• I did some basic math to better understand Willie Mays as a fielder, going on the theory that the best way to measure a fielder is by his total number of put outs  and not by his fielding average.  By this standard, Willie Mays was the all time best with an average of 428 putouts over a 162 game season. By contrast, Ty Cobb averaged only 356.  That difference of 72 put outs that Willie had over Cobb could, potentially, mean an extra 72 hits that fell in, 72 hits that Cobb simply never got to and that Willie would have reached. In fact, a superior fielder may actually makemore errors, getting to balls and possibly bobbling them, that an inferior fielder would never get to.  Dave Lopes finished out his career as the A’s second baseman, and his league leading fielding percentage was totally deceptive.  Those of us who went to the games saw that his uniform was never dirty!  You can’t make errors if you never get close enough to the ball to dive for it.


  • Uh oh.  HUD is studying captive warehouse lines as a possible RESPA violation.  If an investor underwrites the loan, funds the loan as a warehouse lender, and then buys the loan, HUD thinks it might be an illegal table funding.  Uh oh.
  • Craig Cole also made some interesting comments at our dinner.  Craig runs the residential mortgage operations at Union Bank, and this isn’t your father’s Union Bank, not by a long shot. Once a business bank and source of financing for developers, Union is now a major residential lender. Way to go, Craig.
  • A mortgage company owner showed me this e-mail from a realtor: “I have a buyer who just violated his parole and was put back in prison for a couple of months.  When he gets out, he wants to buy a home. Will his situation keep him from getting a loan?”
  • As I recall from 9th grade Civics, the opening line of Plato’s The Republic is “What is Justice?”  The mortgage crisis has caused people to question concepts like fairness and justice, but words like responsibility intersect with words like compassion. Schopenhauer wrote that the basis of all morality is compassion, but we still think justice means doing the right thing, and we find it hard to accept the idea of walking away from one’s mortgage simply because the equity is gone.  If someone believes it’s okay to stiff the lender when his home goes down in value, then intellectual honesty requires that when he buys a new home and it goes up in value, he should be willing to give the lender his profits.  You can’t have it both ways.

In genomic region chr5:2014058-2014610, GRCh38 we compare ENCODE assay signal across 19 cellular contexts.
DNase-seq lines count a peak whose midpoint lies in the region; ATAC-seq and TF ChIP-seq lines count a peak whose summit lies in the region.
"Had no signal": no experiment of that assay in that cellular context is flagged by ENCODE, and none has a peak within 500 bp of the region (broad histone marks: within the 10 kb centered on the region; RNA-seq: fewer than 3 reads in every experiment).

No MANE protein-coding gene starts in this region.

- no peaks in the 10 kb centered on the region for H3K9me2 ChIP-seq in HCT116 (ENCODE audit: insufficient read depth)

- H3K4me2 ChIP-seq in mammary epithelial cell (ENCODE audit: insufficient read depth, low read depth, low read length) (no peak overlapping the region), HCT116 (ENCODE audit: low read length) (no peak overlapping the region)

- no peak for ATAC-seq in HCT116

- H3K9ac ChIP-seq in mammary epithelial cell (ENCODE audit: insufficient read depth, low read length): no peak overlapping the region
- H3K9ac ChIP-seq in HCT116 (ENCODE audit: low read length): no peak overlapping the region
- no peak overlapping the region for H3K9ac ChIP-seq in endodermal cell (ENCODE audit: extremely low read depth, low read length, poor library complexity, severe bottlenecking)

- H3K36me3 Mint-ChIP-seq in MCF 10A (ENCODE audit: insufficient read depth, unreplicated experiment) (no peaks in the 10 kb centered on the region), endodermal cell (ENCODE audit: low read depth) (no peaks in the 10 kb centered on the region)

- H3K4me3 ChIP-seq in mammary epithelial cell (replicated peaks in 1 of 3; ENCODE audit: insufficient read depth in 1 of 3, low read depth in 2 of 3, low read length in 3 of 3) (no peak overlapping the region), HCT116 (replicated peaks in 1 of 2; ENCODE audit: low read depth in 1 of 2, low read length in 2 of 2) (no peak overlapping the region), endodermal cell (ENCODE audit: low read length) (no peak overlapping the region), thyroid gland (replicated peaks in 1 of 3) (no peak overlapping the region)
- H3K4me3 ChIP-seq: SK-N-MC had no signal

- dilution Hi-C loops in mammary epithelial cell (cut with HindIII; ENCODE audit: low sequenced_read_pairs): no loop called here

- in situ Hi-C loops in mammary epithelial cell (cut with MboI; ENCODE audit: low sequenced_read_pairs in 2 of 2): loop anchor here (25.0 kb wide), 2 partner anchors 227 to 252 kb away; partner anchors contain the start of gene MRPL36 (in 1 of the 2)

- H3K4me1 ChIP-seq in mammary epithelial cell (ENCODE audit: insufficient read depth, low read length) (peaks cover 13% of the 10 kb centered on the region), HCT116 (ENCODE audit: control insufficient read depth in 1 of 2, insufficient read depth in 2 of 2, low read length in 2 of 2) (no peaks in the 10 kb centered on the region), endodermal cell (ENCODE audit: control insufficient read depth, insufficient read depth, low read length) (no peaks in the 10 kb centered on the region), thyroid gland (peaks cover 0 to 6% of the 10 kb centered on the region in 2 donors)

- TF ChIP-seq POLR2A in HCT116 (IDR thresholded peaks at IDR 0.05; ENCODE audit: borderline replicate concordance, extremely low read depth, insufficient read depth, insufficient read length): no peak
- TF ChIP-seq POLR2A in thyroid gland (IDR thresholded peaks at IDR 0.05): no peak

• Two interesting comments by Mark Twain:  “Suppose you were an idiot. And suppose you were a member of Congress. But I repeat myself.”  He also gave his definition of Congress, calling it “The only distinctly American criminal class.”


Twain didn’t want his autobiography published till he’d been dead 100 years, and having died in 1910, it was just released.  His papers had been given to UC Berkeley, and Mark Twain scholars have been spending decades getting his papers in order and working to get his autobiography ready for its 2010 release. There’s a lot of excitement around here about this book.

  • With Flagstar’s latest capital raise and agreement to sell off non-performing loans, we think their problems are behind them. This is the start of a new day for the New Flagstar.  There are some really good people there, and without legacy issues dragging them down, we think this bank is ready to soar.